Latin, meaning in a judge's chambers. Often means outside the presence of a jury and the public. In private.

In forma pauperis:

"In the manner of a pauper." Permission given by the court to a person to file a case without payment of the required court fees because the person cannot pay them.

Inculpatory evidence:

Evidence indicating that a defendant did commit the crime.


The formal charge issued by a grand jury stating that there is enough evidence that the defendant committed the crime to justify having a trial; it is used primarily for felonies. See also information.


A formal accusation by a government attorney that the defendant committed a misdemeanor. See also indictment.


A court order preventing one or more named parties from taking some action. A preliminary injunction often is issued to allow fact-finding, so a judge can determine whether a permanent injunction is justified.


An accusation of a crime, made against a person by a grand jury upon the request of a prosecutor.


An accusation of a crime, made against a person by the prosecutor.


The legal authority of a court to hear and decide a certain type of case. It also is used as a synonym for venue, meaning the geographic area over which the court has territorial jurisdiction to decide cases.


The study of law and the structure of the legal system


The group of persons selected to hear the evidence in a trial and render a verdict on matters of fact. See also the grand jury.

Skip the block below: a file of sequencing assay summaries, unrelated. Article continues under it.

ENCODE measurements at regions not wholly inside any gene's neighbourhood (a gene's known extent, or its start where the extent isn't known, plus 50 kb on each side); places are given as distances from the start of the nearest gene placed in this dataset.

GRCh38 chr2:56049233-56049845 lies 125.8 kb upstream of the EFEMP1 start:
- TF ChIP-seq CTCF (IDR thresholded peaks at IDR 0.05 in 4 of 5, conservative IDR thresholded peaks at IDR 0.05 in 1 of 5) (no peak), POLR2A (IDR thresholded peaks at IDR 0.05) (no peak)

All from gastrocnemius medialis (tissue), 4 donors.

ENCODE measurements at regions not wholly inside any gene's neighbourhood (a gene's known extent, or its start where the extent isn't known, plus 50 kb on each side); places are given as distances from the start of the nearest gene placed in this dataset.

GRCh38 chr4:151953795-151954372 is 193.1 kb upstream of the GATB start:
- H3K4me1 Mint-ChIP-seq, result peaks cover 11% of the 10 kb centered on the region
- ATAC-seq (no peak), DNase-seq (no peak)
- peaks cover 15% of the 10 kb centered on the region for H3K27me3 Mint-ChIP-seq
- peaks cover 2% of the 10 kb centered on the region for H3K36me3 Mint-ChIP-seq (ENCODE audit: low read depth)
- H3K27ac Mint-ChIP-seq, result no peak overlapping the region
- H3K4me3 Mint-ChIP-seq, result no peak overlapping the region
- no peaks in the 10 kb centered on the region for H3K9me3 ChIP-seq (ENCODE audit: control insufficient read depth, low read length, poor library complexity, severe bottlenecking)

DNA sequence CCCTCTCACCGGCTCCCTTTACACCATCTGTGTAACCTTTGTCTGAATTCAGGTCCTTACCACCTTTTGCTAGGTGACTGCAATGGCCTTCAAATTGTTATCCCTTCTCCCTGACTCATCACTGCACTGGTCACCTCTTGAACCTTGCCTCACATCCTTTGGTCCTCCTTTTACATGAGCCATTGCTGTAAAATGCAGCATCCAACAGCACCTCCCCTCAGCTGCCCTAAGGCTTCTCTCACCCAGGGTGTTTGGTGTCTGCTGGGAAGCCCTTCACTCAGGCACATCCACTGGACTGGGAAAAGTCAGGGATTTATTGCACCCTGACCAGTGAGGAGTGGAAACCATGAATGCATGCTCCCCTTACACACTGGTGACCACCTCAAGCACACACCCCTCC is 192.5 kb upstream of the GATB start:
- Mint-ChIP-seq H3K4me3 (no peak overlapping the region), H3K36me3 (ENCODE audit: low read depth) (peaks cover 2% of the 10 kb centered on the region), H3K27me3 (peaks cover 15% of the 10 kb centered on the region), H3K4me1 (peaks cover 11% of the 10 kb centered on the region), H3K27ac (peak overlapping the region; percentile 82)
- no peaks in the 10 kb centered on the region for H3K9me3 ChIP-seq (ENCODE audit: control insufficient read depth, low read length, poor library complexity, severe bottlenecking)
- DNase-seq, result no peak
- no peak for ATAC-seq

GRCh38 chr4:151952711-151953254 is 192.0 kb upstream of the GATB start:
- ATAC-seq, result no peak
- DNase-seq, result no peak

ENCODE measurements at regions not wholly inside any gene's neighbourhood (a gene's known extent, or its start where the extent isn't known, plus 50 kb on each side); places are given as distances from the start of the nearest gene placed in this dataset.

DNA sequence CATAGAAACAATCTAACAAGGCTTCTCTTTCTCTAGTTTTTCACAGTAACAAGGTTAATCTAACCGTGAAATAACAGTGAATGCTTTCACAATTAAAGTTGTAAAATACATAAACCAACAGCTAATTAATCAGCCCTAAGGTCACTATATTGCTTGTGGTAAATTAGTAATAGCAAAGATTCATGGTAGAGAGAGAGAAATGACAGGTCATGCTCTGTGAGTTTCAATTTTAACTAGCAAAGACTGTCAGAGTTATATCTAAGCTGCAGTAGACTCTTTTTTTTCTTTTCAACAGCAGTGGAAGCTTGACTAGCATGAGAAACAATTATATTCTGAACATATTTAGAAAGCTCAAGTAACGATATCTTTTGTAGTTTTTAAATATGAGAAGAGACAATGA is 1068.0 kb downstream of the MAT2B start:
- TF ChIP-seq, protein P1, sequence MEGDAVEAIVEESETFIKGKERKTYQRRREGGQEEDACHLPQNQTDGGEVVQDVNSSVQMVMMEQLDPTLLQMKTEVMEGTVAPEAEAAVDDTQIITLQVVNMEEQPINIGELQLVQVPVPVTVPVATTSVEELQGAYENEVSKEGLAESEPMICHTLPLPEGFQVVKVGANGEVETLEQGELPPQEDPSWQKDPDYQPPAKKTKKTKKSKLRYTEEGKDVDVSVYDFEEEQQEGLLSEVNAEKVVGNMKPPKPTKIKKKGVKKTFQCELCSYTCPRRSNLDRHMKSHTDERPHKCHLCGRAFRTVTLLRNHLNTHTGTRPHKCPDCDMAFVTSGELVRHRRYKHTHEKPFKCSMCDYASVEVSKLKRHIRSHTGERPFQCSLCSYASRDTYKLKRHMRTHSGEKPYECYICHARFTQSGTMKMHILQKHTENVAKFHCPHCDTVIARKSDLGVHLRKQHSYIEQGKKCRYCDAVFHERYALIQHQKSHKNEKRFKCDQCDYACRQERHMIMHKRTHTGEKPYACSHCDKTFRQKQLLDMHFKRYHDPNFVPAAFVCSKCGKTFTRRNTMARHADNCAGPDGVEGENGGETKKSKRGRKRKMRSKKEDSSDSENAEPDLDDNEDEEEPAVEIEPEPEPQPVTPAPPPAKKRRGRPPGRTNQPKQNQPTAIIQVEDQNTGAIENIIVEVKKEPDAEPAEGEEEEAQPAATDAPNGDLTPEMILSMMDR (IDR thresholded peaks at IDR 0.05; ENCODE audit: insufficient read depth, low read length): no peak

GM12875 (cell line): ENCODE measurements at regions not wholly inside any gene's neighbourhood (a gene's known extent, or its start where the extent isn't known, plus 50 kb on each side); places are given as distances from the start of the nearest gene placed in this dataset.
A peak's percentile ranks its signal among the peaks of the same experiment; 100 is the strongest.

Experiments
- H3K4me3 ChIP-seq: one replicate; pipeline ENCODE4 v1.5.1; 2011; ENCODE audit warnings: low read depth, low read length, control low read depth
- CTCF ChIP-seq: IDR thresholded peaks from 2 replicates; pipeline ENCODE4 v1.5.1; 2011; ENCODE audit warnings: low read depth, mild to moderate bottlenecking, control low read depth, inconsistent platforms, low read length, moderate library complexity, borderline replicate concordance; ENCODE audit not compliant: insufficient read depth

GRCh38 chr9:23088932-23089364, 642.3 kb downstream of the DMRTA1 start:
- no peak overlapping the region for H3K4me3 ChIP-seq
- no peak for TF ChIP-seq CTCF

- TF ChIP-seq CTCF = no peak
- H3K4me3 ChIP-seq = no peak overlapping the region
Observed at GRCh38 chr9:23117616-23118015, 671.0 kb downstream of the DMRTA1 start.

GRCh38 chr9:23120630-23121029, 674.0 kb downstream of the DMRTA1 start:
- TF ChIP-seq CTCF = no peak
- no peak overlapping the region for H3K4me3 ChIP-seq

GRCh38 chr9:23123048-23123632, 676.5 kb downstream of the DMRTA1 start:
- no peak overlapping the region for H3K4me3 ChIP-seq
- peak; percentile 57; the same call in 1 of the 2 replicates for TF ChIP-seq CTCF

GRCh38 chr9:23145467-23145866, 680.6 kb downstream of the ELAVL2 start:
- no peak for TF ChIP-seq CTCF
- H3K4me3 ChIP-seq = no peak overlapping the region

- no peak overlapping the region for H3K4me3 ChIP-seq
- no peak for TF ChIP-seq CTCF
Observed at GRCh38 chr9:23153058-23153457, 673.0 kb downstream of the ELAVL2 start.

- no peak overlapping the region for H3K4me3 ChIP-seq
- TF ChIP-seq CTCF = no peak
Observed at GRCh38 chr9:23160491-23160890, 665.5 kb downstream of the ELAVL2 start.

The decision of a court of law.


A trial that becomes invalid, is essentially canceled, because of a mistake in the procedure.


How a lawyer asks the judge to make a decision.


A declaration of a statement's truth, which renders one willfully asserting an untrue statement punishable for perjury.


The opposing side finds fault with the question being asked the witness.


The judge, following an objection, decides the questions may continue.


Conditional release from prison before the end of a sentence.


A deliberate lie said under oath.

Plaintiff v Defendant:

This is the way a case is always set up in writing. The name of the person or organization filing a lawsuit goes first; the name of the person or organization being charged goes last. The “v” is an abbreviation for the word “versus.”


To answer an allegation.


Any hearing or court appearance related to the adjudication of a case.


To send a case back to the court from which it came for further proceedings.


To set aside a judgment on appeal or proceedings in error.


The judge, following an objection, agrees that the line of questioning should not continue.


A verdict of guilty or not guilty is handed down by the jury.


The punishment was given to a person who has been convicted of a crime.


A written order from a judge or magistrate that allows the police to arrest a person or to conduct a search.


A person called upon by either side in a lawsuit to give testimony before the court or jury.


A written court order directing a person to take, or refrain from taking, a certain act.

Writ of certiorari:

An order issued by the U.S. Supreme Court directing the lower court to transmit records for a case which it will hear on appeal.

Your Honor:

The way a judge is addressed in a courtroom.